The Bitter and Sweet begins like a stereotypical romance novel. A young foolish heroine rides her horse into a storm and is rescued by a mysterious older man. She is immediately intrigued by him while he all but ignores her. The similarity to formulaic romance soon ends.
In fact to call this book a novel at all is a stretch. It doesn’t have much of a plot; its ending is predictable and it certainly isn’t a romance by most definitions; this couple isn’t destined for happily ever after. Instead the book is an allegory in which the metaphors are tangled. Robert M. Eller’s heroine Alice discovers that she is not the first person to be saved by the Christ-like hero Lone. He has replaced Alice’s own father as the hero among the locals. Besides being a disciple Alice is sometimes Aphrodite and at other times Eve.
The two begin a relationship in which sex scenes set in an untouched Paradise alternate with discussions of excerpts from Lone’s ten years’ worth of journals. As winter approaches Alice must decide whether to break it off with Lone or remain with him in his remote snowbound cabin. She wishes their closeness could go on. Lone is grateful to have her: “…it’s bitter that it will end but sweet because it might never have happened at all. The future can take away from us so there is bitter. But if you take the present into yourself deeply what has happened is safe forever. This is why the sweetness is stronger than the bitter if one lives correctly.”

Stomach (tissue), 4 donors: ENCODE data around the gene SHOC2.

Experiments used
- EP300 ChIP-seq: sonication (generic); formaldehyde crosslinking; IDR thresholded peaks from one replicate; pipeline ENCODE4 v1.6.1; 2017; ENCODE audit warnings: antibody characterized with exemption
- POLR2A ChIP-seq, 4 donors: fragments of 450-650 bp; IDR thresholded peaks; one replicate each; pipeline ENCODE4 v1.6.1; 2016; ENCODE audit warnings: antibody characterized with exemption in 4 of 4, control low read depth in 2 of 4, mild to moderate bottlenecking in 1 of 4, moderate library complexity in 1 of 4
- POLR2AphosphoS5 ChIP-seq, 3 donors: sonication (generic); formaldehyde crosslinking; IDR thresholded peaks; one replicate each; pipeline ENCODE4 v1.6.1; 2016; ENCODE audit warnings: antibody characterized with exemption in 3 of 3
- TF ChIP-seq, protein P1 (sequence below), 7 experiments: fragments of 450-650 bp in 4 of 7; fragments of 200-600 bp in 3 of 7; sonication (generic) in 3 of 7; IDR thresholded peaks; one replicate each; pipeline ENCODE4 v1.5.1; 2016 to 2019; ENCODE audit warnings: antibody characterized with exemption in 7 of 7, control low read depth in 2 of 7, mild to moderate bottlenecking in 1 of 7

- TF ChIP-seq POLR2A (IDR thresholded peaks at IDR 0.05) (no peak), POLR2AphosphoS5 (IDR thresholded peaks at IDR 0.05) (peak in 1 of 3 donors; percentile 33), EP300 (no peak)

Lone is part philosopher part sensualist. The parts don’t mesh however and the result is unconvincing. For example he has renounced the material world yet has financial investments that support him. He has very few items of furniture but has built a sauna behind his log cabin.
The writing is uneven veering between flowery descriptions of the overly abundant sexual encounters and sermonizing about man and his relationship with nature. The names of people and animals are unimaginative and heavy-handed: Arthur or A. Lone is an exile from civilization who lives pre-Alice alone; his horse is named Equus. His home is in the Covenant Mountains near Trinity Forest. Alice lives in Gotham City. The dialogue is equally stilted.
Eller himself left the corporate world more than a decade ago to work on this book so he has had plenty of time to develop his ideas. They are not without merit. He might better have served readers if he had also devoted some of that time to reading more fiction and developing an ear for good dialogue.
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